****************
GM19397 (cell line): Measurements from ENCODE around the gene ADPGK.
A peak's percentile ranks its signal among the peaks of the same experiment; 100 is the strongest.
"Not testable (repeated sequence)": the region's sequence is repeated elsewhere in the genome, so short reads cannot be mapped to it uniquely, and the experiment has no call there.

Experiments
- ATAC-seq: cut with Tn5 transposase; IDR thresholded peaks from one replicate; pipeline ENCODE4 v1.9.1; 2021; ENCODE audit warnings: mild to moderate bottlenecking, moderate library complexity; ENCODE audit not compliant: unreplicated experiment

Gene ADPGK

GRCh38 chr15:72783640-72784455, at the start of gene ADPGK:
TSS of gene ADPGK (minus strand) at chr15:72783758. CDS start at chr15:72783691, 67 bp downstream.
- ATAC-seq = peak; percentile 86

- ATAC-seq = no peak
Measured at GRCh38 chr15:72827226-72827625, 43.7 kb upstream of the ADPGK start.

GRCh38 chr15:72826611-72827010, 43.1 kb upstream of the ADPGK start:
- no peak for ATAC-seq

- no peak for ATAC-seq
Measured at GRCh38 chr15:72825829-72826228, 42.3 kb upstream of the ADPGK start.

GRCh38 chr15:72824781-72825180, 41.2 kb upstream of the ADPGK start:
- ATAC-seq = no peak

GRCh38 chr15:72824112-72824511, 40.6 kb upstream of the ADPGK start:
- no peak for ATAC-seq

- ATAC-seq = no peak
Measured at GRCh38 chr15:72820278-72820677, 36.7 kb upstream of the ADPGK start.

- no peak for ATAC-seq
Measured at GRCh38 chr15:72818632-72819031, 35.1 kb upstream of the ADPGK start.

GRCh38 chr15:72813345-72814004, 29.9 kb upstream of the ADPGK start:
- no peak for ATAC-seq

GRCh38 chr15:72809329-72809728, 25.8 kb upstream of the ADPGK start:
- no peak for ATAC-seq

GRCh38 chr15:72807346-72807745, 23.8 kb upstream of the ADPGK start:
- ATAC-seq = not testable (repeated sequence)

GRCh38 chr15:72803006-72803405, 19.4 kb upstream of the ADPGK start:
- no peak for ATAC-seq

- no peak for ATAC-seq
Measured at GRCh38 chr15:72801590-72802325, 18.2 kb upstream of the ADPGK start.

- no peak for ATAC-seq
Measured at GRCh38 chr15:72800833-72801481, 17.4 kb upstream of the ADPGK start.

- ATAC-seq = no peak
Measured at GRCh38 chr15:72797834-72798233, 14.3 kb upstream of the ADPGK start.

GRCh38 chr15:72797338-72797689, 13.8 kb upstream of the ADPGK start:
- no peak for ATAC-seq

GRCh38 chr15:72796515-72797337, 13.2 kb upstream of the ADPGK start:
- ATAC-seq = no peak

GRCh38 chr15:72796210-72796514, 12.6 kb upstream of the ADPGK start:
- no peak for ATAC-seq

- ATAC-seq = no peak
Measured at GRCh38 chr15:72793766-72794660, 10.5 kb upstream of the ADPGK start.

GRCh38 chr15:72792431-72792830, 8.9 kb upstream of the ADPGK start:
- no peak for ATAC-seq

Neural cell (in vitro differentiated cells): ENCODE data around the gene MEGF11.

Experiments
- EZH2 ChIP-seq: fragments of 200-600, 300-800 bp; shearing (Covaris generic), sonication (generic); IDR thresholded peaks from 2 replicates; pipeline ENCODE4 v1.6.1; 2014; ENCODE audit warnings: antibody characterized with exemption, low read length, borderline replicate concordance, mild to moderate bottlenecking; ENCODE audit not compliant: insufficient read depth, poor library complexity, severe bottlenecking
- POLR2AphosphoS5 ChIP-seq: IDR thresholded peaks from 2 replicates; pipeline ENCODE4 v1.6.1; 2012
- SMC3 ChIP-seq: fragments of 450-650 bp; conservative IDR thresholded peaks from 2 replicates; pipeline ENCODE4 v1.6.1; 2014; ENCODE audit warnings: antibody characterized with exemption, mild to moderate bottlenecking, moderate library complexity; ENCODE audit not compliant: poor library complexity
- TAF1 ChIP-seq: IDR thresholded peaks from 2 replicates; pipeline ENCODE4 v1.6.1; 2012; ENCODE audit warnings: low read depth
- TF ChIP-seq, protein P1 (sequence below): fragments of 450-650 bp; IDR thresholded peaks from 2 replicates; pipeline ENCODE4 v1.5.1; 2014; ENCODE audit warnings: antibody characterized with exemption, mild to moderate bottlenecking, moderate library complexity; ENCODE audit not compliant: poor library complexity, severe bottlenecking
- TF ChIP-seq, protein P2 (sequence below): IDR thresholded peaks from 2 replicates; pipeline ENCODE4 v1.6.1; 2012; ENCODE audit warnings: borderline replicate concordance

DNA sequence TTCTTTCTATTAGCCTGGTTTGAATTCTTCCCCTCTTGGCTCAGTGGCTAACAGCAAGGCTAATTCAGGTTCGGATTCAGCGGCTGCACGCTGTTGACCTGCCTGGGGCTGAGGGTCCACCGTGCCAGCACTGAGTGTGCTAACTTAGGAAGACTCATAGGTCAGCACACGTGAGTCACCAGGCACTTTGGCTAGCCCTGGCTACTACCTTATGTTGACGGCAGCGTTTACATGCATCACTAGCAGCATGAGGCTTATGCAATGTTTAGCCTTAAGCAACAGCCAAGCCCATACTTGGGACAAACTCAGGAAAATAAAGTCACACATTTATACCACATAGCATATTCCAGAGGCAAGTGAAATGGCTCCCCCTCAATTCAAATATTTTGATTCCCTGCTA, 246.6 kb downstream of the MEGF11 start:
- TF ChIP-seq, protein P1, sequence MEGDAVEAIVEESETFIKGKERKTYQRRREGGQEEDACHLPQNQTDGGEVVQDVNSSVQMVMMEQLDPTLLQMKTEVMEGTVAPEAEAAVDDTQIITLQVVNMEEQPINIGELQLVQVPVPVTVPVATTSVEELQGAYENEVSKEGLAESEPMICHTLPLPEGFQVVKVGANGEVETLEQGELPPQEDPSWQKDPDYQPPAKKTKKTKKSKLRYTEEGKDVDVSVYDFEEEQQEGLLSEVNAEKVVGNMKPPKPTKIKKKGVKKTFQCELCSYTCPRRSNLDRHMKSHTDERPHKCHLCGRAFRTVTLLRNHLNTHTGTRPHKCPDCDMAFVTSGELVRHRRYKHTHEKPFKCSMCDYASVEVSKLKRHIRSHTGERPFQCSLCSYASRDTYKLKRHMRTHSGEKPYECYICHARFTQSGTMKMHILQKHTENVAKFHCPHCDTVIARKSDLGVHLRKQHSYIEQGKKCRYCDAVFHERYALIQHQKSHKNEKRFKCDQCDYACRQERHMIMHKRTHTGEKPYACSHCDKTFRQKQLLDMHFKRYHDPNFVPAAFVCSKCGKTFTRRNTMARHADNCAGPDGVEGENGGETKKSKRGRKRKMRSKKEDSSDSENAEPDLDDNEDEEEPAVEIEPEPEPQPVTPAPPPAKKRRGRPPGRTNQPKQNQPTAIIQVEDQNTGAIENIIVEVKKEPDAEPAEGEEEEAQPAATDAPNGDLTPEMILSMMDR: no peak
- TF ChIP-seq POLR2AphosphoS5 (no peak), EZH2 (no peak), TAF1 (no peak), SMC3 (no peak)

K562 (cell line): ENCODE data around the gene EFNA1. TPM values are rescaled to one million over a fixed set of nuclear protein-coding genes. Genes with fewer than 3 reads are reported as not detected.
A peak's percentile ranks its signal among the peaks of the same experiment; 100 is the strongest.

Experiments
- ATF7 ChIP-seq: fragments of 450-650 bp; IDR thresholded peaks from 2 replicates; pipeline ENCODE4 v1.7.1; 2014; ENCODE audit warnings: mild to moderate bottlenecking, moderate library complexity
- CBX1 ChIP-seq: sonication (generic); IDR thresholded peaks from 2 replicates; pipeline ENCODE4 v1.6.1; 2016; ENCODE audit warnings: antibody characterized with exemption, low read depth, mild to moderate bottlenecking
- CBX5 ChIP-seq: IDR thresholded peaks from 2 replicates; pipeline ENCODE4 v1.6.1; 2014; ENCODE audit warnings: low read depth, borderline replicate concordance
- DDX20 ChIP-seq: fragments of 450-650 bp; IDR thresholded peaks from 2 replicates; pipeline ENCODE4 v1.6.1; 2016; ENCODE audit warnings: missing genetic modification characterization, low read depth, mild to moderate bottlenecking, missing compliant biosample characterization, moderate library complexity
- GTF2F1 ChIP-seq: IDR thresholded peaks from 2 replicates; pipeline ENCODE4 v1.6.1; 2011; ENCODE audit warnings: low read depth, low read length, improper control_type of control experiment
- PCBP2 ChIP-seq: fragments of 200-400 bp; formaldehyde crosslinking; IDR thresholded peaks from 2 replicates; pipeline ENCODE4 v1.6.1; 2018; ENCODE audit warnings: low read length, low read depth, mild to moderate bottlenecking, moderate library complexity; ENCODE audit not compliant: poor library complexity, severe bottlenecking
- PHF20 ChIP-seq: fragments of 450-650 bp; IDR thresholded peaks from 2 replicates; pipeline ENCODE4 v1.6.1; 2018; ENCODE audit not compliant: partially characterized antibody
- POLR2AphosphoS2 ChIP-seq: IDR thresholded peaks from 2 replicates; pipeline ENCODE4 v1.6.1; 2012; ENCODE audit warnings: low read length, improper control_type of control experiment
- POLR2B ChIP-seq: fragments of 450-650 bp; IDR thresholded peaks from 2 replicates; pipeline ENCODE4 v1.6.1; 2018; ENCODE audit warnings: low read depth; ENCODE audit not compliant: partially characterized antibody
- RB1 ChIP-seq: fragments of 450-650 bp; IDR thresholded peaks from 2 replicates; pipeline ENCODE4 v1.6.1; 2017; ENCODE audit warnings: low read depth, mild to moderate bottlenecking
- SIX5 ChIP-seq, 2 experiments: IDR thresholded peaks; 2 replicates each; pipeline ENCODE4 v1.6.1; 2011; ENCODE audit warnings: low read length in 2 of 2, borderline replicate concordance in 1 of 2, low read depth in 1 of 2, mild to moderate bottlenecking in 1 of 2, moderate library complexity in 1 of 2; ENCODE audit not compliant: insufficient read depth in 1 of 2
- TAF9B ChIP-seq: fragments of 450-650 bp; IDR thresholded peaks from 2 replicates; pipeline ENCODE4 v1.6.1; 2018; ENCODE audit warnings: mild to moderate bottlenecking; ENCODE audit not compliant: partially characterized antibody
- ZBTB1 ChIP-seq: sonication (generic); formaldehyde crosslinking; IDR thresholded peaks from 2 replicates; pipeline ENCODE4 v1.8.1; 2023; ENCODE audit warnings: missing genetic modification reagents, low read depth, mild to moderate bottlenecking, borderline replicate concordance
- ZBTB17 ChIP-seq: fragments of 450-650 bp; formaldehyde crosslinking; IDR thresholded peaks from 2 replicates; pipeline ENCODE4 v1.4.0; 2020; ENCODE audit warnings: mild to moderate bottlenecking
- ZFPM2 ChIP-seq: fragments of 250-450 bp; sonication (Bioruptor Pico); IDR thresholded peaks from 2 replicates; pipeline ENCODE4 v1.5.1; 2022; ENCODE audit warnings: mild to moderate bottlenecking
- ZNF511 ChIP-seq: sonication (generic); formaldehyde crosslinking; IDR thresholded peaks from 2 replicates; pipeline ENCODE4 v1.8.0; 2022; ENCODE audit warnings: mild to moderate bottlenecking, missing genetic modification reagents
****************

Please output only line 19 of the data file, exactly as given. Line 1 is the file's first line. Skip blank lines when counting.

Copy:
- no peak for ATAC-seq